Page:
Dental Waste Management Tips
There are so may activities that tale place in a dental office. Many things take place including x-rays, cleaning and filling of the crowns. The main challenge comes in disposing all the hazardous wastes. To keep the patients and the environment safe, these wastes should be disposed properly. The following are some of the ways to handle different dental wastes.
A major toxic threat when it comes to dental wastes are the amalgams. This is following the high amount of mercury they contain. For the mercury content not to enter the sewer, it is important that the working space is enhanced with several containment. Generally, amalgam should not be disposed in the main trash bin. There is a safe way of collecting waste mercury then storing them in container with a tight lid. Dentist are supposed to use filters to prevent the amalgam particles from spilling out in the sewer. Many health facilities are now using the amalgam separator technology. According to a number of scientific tests these amalgam removal methods have been confirmed to be highly efficient.
X -rays dental wastes are known to have high amount of silver. Thus, it is not recommended to wash them down the drain. The best way to dispose these wastes is to install a sliver recovery unit for them. Another alternative is to have these wastes collected by a biomedical disposer. These days, most practices are avoiding the frustrations that come with dental x-ray wastes disposal and are now using the digital imaging equipment.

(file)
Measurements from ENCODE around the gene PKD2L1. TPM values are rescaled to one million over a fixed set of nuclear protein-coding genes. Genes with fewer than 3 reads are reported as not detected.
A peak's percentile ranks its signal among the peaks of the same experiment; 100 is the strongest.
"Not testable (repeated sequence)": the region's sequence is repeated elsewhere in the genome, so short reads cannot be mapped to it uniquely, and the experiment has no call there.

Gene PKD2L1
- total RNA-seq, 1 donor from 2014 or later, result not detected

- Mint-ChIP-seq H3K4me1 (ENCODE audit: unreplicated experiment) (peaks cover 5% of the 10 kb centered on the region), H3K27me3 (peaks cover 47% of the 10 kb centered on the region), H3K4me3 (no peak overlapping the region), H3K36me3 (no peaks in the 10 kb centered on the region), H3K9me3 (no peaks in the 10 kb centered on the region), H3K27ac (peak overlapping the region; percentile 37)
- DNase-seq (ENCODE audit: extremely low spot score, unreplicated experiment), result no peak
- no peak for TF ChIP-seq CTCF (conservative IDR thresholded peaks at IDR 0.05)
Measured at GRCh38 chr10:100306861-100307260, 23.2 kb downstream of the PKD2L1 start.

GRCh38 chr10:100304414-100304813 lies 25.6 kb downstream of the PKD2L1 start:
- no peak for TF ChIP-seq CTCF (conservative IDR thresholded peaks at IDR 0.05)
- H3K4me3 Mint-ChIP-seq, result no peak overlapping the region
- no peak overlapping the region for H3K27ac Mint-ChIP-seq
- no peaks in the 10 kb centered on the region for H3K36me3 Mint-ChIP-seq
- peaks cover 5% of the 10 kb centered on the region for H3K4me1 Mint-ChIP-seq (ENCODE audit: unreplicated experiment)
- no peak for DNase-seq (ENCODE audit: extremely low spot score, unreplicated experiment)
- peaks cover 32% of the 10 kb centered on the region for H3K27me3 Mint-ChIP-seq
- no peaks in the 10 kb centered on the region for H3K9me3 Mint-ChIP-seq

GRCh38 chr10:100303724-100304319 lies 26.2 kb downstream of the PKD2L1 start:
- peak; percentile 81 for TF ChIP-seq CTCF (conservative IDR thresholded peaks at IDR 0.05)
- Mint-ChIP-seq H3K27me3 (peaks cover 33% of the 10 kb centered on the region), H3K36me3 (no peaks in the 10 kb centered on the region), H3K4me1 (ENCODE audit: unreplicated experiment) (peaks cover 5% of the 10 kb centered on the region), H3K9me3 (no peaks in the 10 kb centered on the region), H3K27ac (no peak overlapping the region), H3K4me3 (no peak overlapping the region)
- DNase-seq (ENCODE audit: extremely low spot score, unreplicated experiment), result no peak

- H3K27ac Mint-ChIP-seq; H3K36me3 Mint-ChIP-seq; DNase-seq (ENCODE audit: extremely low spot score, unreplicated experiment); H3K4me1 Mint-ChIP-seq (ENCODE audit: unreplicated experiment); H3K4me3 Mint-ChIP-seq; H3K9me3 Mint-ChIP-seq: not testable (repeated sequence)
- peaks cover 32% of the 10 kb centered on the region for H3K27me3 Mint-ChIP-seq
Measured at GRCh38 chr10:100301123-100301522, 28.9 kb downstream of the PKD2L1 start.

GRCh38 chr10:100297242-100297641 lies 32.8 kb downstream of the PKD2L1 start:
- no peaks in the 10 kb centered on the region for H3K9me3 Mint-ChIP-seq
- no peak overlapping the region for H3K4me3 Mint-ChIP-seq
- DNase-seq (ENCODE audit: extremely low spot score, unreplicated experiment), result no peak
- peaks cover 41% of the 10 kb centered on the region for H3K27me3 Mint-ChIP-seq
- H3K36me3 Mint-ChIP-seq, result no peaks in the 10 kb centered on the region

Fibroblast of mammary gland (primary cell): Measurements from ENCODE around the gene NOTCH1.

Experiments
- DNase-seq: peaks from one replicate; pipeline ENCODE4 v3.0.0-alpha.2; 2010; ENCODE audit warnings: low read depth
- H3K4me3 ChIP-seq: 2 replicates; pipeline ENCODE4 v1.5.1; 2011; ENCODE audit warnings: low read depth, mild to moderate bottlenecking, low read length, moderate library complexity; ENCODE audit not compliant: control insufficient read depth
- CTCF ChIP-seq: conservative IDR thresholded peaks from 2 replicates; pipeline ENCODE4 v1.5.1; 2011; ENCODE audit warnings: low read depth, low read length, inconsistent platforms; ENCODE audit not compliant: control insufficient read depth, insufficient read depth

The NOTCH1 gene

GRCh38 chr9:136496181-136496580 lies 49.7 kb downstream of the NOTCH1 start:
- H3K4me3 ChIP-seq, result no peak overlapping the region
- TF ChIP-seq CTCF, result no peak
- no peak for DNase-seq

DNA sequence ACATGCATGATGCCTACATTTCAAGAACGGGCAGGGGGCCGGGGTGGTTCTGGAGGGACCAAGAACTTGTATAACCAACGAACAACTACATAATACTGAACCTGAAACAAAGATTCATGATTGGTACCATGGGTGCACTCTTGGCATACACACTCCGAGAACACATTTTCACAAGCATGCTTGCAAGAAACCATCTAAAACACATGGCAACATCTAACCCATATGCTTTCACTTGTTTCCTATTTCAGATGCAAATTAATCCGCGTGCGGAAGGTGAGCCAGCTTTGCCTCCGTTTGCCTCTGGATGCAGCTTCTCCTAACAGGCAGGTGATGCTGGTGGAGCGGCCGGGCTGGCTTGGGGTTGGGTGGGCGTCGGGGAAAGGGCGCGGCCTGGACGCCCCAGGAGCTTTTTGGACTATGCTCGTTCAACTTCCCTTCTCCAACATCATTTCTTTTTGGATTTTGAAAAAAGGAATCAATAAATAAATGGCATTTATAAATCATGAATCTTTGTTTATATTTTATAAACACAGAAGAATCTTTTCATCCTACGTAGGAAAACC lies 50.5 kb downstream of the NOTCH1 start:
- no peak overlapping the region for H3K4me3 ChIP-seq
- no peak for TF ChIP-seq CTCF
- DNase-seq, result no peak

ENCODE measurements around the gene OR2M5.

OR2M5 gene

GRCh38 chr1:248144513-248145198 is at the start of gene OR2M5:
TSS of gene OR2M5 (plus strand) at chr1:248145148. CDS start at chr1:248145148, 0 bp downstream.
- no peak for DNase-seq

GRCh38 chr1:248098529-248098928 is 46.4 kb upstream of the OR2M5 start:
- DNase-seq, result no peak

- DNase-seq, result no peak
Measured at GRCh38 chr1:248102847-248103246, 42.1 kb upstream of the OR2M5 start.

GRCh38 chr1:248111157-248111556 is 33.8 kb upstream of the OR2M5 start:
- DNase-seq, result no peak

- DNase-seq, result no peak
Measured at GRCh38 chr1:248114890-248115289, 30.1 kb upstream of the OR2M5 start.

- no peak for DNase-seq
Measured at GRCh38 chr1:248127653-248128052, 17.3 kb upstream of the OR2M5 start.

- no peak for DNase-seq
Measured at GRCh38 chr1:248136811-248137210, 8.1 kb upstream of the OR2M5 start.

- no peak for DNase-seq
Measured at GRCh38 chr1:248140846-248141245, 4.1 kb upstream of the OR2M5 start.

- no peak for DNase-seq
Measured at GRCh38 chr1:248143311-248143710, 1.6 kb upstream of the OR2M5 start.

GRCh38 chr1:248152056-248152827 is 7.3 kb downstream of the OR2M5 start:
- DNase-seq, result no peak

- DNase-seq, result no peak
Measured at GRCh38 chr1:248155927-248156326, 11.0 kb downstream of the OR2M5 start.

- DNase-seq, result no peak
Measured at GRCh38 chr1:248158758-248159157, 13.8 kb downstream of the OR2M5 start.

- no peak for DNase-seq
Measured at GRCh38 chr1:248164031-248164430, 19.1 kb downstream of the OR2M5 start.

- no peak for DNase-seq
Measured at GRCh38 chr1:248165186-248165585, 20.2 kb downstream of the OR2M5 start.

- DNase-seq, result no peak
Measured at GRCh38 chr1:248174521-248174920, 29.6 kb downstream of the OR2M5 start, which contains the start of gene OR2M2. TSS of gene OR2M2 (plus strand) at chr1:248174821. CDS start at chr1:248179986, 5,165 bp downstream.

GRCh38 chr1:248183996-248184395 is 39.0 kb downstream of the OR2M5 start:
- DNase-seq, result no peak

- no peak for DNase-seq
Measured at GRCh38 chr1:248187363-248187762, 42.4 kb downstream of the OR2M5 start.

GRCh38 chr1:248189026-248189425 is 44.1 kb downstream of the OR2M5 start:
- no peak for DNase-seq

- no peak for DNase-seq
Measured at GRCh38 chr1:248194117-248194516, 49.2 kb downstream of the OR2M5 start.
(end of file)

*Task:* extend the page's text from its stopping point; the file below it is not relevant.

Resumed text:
There are also lead-containing dental wastes. The X-ray packets contain leachable toxins that when exposed to the landfills, can largely affect ground water and soil. To avoid this, it is proper for dental wastes containing lead to be disposed by professional hazardous waste disposal services. Among the dental wastes are so the blood-soaked gauze. They should be packed in a red disposal plastic bag. It is important for the used disposal bags to have universal hazard indication.
The sharp dental wastes should be stored in containers which are well labelled and leak proof. The person using the sharps should clearly see the containers and even reach them. Do not place them in cabinets, under sinks or high traffic areas. Things such as sterilizing agents and other chemicals are also considered hazardous since they can largely affect the environment. Through the guidance from a biomedical waste provider, you will also get learn more about how to handle the dental wastes.